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Many Tools of Big Brother Are Up and Running

December 25, 2002

Most of the technical prerequisites for the Pentagon’s Total Information Awareness national surveillance system are already in place. Computerized data sifting and pattern matching that might flag suspicious activities are not much different from programs already in use by private companies.

The Origin of Religions, From a Distinctly Darwinian View

December 24, 2002

Dr. David Sloan Wilson of Binghamton University, a renowned evolutionary biologist, argues that the religious impulse evolved early in hominid history because it helped make groups of humans comparatively more cohesive, more cooperative and more fraternal, and thus able to present a formidable front against bands of less organized or unified adversaries.

Sony soon to deliver child robot

December 23, 2002

Shades of A.I. the movie: Sony is developing a 24-inch child-like robot that can interact with its “carers,” expressing emotions through words, songs and body language. It can recognize up to 10 human faces and voices and adapt its behaviour according to the way it is treated. The SDR4X Dream Robot will be available April 7 for $60,000 to $80,000.

False Dawns in the Brave World of New Genetics

December 21, 2002

Gene science has the potential to transform the course of our lives, from “designer babies” to slowing the aging process. But how far advanced is it — and exactly where is it going? Scientists at its cutting edge separate the hype from the reality.

The end of history, tech version?

December 20, 2002

Do you think machines will become more intelligent than people in the next 100 years? Won’t that present a danger to humankind? What can be done to keep that from happening?

These are among the questions in a survey pitting views of the future by Bill Joy against those of Ray Kurzweil and Hans Moravec.

Small RNAs Make Big Splash

December 19, 2002

Recent discoveries indicate that a class of RNA molecules called small RNAs operate many of the cell’s controls. They can shut down genes or alter their levels of expression.

In some species, truncated RNA molecules literally shape genomes, carving out chunks to keep and discarding others. There are even hints that certain small RNAs might help chart a cell’s destiny by directing genes to turn on or off during… read more

Rat-Brained Robot

December 19, 2002

Rat neuron cells on silicon are the brains behind a new robot—a breakthrough that may lead to better computer chips. The “hybrot” is in essence a rat-controlled robot, and marks the first instance in which cultured neurons have been used to control a robotic mechanism.

The device contains thousands of rat neuron cells on a silicon chip that’s embedded with 60 electrodes connected to an amplifier. The electrical signals… read more

Lasers reveal rewiring of the living brain

December 19, 2002

A new technique for imaging the brains of living animals known as “two photon microscopy” represents a breakthrough in understanding rewiring of the brain that will have far-reaching implications for neurobiology, researchers say. It involves shining laser light into the brains of living animals and picking up the “returning light” produced by neurons engineered to express fluorescent proteins.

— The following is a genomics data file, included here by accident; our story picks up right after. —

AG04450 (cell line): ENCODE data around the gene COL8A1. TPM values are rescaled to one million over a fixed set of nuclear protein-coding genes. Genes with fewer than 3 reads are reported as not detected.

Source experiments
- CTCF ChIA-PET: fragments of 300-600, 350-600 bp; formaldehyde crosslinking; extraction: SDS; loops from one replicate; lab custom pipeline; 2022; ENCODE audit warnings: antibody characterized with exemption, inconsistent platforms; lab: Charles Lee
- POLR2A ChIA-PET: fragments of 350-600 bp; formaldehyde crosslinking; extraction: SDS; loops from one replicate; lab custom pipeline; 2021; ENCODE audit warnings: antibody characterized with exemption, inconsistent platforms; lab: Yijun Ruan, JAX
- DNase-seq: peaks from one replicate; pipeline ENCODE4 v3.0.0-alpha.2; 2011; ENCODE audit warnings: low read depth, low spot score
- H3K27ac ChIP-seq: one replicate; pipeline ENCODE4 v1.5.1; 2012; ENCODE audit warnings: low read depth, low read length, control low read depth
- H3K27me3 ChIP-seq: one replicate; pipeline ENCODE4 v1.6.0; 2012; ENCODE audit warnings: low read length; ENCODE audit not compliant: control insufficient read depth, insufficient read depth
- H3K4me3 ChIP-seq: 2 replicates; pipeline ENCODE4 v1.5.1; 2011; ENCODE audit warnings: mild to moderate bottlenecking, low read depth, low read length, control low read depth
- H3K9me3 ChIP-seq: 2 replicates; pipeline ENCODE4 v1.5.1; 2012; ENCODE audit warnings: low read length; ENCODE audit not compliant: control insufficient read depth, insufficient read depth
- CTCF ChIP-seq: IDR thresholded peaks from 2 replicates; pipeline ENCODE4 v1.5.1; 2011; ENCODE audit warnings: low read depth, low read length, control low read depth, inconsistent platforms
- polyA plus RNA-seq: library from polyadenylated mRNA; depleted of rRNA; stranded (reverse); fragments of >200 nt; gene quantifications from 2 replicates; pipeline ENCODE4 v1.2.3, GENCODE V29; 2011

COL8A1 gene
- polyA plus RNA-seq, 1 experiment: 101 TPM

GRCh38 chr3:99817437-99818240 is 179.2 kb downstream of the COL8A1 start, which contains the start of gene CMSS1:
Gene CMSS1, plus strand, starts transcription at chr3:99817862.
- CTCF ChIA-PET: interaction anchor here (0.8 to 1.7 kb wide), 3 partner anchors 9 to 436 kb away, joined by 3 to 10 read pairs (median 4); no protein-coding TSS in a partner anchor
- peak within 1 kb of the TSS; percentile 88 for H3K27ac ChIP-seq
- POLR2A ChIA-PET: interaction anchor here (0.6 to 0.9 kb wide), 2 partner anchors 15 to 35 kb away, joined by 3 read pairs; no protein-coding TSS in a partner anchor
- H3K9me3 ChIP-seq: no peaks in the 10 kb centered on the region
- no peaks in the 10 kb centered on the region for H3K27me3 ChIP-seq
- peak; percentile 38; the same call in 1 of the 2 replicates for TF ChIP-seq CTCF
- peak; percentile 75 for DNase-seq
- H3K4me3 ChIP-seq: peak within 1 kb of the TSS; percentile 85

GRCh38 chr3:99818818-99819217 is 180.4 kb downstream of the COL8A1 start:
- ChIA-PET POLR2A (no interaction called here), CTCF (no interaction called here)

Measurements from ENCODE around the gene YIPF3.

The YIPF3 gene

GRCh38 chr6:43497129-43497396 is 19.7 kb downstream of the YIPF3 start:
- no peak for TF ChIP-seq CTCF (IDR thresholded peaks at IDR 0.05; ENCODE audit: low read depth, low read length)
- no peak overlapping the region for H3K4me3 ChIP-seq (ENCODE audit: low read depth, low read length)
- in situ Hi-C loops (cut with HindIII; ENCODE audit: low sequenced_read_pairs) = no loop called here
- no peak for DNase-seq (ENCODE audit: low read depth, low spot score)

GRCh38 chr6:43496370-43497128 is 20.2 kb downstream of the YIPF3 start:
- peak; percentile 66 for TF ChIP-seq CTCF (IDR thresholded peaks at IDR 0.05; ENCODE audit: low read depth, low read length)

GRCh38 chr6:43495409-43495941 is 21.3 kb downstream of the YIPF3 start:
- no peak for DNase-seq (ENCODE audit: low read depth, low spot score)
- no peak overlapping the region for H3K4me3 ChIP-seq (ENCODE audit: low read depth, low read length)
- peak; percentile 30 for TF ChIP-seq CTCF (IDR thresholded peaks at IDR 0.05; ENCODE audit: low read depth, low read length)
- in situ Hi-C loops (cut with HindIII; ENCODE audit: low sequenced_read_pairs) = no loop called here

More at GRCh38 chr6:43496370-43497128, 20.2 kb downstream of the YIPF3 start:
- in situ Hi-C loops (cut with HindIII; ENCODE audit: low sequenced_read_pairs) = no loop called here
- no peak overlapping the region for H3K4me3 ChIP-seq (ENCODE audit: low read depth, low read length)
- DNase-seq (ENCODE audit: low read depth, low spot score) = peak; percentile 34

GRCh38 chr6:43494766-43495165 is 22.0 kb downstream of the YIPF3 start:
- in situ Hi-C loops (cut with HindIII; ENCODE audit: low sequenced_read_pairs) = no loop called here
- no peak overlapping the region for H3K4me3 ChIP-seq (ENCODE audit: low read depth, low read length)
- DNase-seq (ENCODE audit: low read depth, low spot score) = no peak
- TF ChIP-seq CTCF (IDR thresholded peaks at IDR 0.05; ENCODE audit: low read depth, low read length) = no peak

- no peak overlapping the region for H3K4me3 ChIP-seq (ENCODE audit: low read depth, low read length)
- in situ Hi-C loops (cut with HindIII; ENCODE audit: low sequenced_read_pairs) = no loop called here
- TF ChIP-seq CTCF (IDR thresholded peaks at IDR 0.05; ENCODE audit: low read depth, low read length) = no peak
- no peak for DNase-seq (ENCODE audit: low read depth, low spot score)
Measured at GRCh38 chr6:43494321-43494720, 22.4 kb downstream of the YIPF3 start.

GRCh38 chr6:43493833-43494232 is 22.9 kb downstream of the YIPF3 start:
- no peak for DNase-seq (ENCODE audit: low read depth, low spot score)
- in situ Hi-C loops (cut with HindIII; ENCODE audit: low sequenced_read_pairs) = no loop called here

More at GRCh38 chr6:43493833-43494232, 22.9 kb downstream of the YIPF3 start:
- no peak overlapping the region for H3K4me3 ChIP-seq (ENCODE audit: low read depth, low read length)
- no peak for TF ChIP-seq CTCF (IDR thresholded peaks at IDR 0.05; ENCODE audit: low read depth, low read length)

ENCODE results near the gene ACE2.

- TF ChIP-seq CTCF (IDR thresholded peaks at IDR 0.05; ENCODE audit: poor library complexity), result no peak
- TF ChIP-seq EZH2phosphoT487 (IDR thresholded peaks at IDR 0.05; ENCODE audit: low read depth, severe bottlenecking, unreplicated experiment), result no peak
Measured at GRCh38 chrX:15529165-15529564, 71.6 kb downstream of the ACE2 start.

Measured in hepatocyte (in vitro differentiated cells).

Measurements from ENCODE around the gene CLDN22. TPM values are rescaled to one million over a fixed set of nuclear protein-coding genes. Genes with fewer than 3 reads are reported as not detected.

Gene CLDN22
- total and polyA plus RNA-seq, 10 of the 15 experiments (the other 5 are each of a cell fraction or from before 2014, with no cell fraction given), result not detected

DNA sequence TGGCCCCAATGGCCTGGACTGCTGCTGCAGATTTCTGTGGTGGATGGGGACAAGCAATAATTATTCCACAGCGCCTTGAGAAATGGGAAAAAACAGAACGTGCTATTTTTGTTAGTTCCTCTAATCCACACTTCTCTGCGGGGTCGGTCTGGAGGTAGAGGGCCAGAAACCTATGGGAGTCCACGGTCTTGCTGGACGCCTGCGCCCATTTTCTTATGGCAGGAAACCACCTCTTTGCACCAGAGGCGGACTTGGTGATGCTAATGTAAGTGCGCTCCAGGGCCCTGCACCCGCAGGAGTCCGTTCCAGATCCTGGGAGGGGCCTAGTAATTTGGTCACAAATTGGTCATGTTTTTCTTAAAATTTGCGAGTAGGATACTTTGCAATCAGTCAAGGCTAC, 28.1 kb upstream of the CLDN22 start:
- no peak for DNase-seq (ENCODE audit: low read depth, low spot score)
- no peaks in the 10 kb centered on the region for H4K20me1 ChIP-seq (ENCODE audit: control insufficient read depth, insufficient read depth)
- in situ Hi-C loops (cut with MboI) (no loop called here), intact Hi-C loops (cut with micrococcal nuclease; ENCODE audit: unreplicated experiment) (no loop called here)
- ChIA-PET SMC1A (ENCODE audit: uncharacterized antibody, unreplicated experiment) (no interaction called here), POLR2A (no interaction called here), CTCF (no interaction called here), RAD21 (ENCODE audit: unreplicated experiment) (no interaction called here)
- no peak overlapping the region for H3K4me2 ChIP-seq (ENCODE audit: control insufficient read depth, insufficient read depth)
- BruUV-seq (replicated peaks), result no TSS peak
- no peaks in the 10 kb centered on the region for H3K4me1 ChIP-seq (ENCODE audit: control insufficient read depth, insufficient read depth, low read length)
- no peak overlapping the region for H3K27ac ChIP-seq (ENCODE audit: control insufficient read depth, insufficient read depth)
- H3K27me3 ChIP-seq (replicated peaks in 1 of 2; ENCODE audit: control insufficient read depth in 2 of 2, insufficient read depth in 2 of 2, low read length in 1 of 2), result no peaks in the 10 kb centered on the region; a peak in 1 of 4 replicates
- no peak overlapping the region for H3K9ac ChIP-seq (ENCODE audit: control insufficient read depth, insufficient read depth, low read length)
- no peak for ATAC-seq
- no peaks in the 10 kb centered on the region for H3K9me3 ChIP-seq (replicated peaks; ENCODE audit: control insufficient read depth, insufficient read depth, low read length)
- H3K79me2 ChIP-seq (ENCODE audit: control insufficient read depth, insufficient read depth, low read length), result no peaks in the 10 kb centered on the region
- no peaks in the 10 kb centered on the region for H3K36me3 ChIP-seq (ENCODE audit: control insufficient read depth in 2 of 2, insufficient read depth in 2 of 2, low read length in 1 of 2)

Web Searches Take Cultural Pulse

December 19, 2002

Google, Lycos and other search sites have unleashed lists of the year’s top search terms, which many say are an accurate barometer of cultural fads, fears and obsessions.

Fractal Magnets May Fracture Old Technologies

December 18, 2002

Plastic magnets with fractal magnetic field may one day be the heart of computer hard drives small enough to power nanotechnology-based devices.

Plastics with fractal magnetic fields “may provide ways to store a high density of information” in a very small space because of their intensely ordered structure, says Arthur Epstein, director of the Center for Materials Research at Ohio State University.

News tip: Walter Purvis

Building the sensitive robot

December 17, 2002

Vanderbilt researchers are working on a robot that can sense human emotion, using measures of human heart rate, skin conductance, and facial muscle activity.

Airships tested as telecom beacons

December 17, 2002

“Stratellites,” spherical airships at 19,000 meters in altitude, will be used as high-flying telecommunications platforms to supply two-way Internet access across the United States and into Mexico and Canada ihin 2004. They offer the advantages of satellites without the launch costs and transmission latency.

Review: ‘Minority’ tech mostly on target

December 17, 2002

The seeds already have been planted for much of the technology portrayed in Steven Spielberg’s “Minority Report,” including biometrics, ads that call you by name, holographic displays, motion capture, and swarm robotics.

Virtual world will run on real cash

December 17, 2002

Project Entropia, a 3D futuristic role-playing game set in a virtual online world in which players can earn and spend real money, will launch on January 30.

A Supercomputer to Save Earth?

December 17, 2002

“Running 35.6 trillion calculations per second, the Earth Simulator is the fastest supercomputer in the world…According to the Department of Energy, the Earth Simulator has put American scientists at a 10- to 100- fold disadvantage in weather studies. And there are much deeper implications….”

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